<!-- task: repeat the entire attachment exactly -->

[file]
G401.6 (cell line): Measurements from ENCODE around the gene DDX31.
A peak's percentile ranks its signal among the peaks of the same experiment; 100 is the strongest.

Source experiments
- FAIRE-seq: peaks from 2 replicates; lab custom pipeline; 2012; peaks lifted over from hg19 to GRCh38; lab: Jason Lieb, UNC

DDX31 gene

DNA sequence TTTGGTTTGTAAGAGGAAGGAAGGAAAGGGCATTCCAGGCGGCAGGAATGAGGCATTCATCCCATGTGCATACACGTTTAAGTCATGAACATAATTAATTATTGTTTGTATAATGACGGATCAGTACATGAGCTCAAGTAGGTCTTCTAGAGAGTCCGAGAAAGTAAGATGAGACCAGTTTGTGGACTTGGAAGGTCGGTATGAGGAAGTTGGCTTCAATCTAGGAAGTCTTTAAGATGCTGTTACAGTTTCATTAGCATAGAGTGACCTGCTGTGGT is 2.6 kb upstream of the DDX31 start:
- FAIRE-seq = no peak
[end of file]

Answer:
G401.6 (cell line): Measurements from ENCODE around the gene DDX31.
A peak's percentile ranks its signal among the peaks of the same experiment; 100 is the strongest.

Source experiments
- FAIRE-seq: peaks from 2 replicates; lab custom pipeline; 2012; peaks lifted over from hg19 to GRCh38; lab: Jason Lieb, UNC

DDX31 gene

DNA sequence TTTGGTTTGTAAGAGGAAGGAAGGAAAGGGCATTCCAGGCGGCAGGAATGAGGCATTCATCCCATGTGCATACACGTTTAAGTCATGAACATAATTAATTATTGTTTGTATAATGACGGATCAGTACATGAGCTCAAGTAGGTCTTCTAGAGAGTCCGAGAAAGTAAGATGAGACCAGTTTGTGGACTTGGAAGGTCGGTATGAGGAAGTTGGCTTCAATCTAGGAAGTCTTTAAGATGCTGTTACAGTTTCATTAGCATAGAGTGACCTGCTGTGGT is 2.6 kb upstream of the DDX31 start:
- FAIRE-seq = no peak